UK & World News
Archbishop Of Canterbury Enthroned
The Most Rev Justin Welby has been enthroned as the new Archbishop of Canterbury at the city's cathedral.
The service - which featured Punjabi music, African dancers and drummers and an organ improvisation - was attended by dignitaries including Prince Charles and Prime Minister David Cameron.
The ceremony got under way despite protesters gathering earlier outside Canterbury Cathedral, demonstrating against cuts to public services and the so-called bedroom tax.
Mr Welby arrived at the West Door of the cathedral, dressed in a cope, stole and mitre made from gold-coloured silk.
He then performed the symbolic act of striking the door three times with the end of his staff, formally requesting admission.
In his enthronement address, the archbishop warned against abandoning the church, saying improvements in working conditions, the creation of the NHS and the abolition of slavery were a result of "Christ-liberated courage".
"Today we may properly differ on the degrees of state and private responsibility in a healthy society," he said.
"But if we sever our roots in Christ we abandon the stability which enables good decision-making."
Pope Francis, who was elevated to the head of the Catholic Church on March 13, earlier sent a message on the enthronement in England.
Pope Francis said: "I thank you for the kind words contained in your message to me at my election, and I wish in turn to offer my greetings and best wishes on the occasion of your enthronement at Canterbury Cathedral."
Speaking ahead of the inauguration at the cathedral, the new archbishop told Sky News he was looking forward to meeting and working with Pope Francis as both religious leaders start their high-profile roles.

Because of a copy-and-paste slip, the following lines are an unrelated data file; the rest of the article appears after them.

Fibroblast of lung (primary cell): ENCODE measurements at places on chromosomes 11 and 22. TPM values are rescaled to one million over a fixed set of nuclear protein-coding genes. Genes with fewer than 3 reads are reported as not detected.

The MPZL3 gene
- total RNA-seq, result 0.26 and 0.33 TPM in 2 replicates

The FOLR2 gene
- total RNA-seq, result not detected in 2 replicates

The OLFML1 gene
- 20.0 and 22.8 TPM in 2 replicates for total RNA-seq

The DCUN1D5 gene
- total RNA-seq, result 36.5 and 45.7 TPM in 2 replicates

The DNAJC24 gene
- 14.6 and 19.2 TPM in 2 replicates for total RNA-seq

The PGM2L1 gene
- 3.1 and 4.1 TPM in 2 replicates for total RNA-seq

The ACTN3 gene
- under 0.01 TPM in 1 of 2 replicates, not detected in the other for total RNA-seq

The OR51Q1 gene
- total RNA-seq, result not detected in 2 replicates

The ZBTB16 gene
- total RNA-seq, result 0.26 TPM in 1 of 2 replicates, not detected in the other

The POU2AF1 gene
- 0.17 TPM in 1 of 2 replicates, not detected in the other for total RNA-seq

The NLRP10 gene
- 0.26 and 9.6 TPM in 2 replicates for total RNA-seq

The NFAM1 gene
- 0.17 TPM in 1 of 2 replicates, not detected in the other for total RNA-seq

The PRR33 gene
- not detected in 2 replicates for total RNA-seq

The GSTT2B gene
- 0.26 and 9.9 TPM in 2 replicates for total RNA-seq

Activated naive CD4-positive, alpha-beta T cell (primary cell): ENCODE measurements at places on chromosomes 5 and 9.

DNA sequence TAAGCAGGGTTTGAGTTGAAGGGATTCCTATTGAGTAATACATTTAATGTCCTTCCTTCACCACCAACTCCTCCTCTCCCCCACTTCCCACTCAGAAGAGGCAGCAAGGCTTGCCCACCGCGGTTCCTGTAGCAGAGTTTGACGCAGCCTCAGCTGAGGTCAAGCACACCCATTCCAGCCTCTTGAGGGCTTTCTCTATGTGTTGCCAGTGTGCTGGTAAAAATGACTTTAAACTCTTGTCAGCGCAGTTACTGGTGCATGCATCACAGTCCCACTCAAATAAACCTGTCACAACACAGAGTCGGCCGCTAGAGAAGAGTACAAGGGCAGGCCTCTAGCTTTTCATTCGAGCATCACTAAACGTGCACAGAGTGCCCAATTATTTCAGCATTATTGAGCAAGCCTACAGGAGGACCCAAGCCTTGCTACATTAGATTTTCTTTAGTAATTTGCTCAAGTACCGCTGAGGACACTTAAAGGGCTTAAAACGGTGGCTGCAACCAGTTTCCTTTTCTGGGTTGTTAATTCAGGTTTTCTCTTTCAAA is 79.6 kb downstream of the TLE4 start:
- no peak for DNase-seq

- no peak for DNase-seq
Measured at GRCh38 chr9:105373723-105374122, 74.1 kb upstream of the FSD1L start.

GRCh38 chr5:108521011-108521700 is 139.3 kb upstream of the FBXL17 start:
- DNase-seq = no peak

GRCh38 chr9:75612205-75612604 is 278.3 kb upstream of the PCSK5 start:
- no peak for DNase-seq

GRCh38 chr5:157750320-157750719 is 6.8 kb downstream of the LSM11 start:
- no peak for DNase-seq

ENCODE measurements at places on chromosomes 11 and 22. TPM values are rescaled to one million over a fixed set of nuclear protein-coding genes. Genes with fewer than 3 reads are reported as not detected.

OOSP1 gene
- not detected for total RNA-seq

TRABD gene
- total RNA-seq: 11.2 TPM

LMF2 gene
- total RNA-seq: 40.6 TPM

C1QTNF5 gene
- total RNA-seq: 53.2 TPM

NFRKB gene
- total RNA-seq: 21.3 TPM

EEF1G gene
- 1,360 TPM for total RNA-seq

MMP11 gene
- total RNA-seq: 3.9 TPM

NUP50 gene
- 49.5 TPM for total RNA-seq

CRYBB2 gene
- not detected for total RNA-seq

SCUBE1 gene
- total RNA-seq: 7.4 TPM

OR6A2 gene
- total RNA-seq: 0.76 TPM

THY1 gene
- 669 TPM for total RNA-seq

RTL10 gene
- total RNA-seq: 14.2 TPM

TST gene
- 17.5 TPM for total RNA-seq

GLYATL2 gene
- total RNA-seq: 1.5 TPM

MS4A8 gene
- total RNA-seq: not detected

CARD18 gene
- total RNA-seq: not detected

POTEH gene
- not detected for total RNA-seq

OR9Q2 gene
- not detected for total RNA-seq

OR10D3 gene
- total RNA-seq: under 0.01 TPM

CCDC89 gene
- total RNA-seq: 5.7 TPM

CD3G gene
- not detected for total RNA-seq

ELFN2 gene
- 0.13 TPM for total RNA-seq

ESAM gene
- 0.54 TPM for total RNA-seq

He told Sky News Sunrise presenter Eamonn Holmes: "The Papacy is a completely different thing to an Archbishop of Canterbury.
"I am one of almost 100 English bishops with a particular role, whereas he is the head of the Roman Catholic Church globally.
"I am greatly looking forward to meeting him. His story - his life story - is extraordinary. He is a great intellectual, but also an incredibly pastoral and simple, down-to-earth character.
"I am absolutely sure that we will be able to work together on a vast number of issues."
The archbishop chose to visit West Sussex last Tuesday as part of a pilgrimage of his own around five English cities this month, instead of the Vatican for Pope Francis' inauguration.
He now leads 80 million Anglicans - in comparison to the Pope, who is leader of the world's 1.2 billion Catholics.
However, they do have one thing in common. Like the newly-installed Pope, the archbishop also likes to travel on the bus.
"I don't know what he will do, but I find it the easiest way of getting around," he said.
In the process of moving into Lambeth Palace, he conceded: "It is a very different life, it'll take a while to settle. We have a very close family. They tease relentlessly and keep my feet very firmly on the ground."
He faces many divisive issues within the church, including women bishops, gay clergy and relations with the Catholic Church.
"I think reconciliation is about learning to be very different ... and continue to love and care for each other as we should within the church, and within society to be able to hold very different views without being destructive," he said.
"One of the greatest challenges of my job is following Rowan Williams because he was such an extraordinary, exceptional, wonderful man, and such a wonderful archbishop."
When he is not working, he likes to spend time with his family, reading and running. Asked what he likes to watch on TV, he confessed he has not owned one for the last two years.
"I love The West Wing. If I want to kick back I watch something like The West Wing - and I must start watching the new series of The Newsroom.
"We do now have a TV and I do watch a bit. The great thing I love about the telly is I like happy endings, simple stories and things that don't make me think too much. Though I do watch some more serious stuff, but not too much, because life is pretty serious on the whole and telly is great entertainment."
The father-of-five resigned as an oil executive in 1987 after 11 years in the industry, to train for the Anglican priesthood.
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